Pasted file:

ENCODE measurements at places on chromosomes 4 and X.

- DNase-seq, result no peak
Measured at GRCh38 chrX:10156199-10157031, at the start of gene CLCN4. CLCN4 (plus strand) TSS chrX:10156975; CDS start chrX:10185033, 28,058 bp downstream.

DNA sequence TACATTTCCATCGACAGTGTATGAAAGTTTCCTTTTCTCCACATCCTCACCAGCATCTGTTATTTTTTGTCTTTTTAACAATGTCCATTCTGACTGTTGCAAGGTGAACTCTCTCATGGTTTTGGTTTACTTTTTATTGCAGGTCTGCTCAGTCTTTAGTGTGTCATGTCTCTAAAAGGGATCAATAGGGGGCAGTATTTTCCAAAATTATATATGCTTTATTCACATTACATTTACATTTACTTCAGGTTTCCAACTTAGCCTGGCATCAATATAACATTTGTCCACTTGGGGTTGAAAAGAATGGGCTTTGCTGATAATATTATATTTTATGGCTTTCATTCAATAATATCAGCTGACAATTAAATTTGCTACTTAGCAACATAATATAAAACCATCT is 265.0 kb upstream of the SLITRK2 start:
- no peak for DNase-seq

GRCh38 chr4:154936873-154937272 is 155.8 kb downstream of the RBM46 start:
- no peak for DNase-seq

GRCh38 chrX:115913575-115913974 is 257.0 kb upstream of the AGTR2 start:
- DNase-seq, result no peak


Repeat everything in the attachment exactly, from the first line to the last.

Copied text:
ENCODE measurements at places on chromosomes 4 and X.

- DNase-seq, result no peak
Measured at GRCh38 chrX:10156199-10157031, at the start of gene CLCN4. CLCN4 (plus strand) TSS chrX:10156975; CDS start chrX:10185033, 28,058 bp downstream.

DNA sequence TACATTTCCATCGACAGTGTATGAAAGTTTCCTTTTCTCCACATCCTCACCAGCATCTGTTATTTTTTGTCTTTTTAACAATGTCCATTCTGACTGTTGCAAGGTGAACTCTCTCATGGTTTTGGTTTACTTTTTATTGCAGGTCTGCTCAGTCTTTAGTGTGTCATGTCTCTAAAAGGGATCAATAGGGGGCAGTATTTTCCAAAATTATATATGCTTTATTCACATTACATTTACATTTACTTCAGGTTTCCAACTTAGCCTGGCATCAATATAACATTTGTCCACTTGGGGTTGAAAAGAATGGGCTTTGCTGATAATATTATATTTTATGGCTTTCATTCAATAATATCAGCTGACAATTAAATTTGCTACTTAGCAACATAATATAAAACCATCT is 265.0 kb upstream of the SLITRK2 start:
- no peak for DNase-seq

GRCh38 chr4:154936873-154937272 is 155.8 kb downstream of the RBM46 start:
- no peak for DNase-seq

GRCh38 chrX:115913575-115913974 is 257.0 kb upstream of the AGTR2 start:
- DNase-seq, result no peak